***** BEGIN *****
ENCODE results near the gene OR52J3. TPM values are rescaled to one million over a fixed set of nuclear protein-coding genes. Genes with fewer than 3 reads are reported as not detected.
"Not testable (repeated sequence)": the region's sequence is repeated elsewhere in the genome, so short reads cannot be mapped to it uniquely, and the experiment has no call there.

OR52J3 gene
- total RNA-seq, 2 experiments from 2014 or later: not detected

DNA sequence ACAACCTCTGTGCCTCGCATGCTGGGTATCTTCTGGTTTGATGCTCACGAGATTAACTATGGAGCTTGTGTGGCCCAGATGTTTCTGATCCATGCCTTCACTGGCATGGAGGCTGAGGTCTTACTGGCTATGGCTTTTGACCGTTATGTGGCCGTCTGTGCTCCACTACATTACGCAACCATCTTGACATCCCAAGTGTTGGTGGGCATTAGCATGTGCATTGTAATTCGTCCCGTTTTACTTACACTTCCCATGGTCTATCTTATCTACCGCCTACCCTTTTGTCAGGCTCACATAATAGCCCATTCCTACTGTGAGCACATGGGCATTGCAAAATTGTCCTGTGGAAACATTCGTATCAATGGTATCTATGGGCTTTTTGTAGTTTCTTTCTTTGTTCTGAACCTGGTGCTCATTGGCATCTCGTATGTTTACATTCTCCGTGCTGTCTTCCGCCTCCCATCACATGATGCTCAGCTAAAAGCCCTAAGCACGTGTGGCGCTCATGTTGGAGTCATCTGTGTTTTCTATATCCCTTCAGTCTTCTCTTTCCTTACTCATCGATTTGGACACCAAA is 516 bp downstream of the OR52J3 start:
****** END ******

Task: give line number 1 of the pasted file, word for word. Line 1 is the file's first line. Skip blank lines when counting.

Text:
ENCODE results near the gene OR52J3. TPM values are rescaled to one million over a fixed set of nuclear protein-coding genes. Genes with fewer than 3 reads are reported as not detected.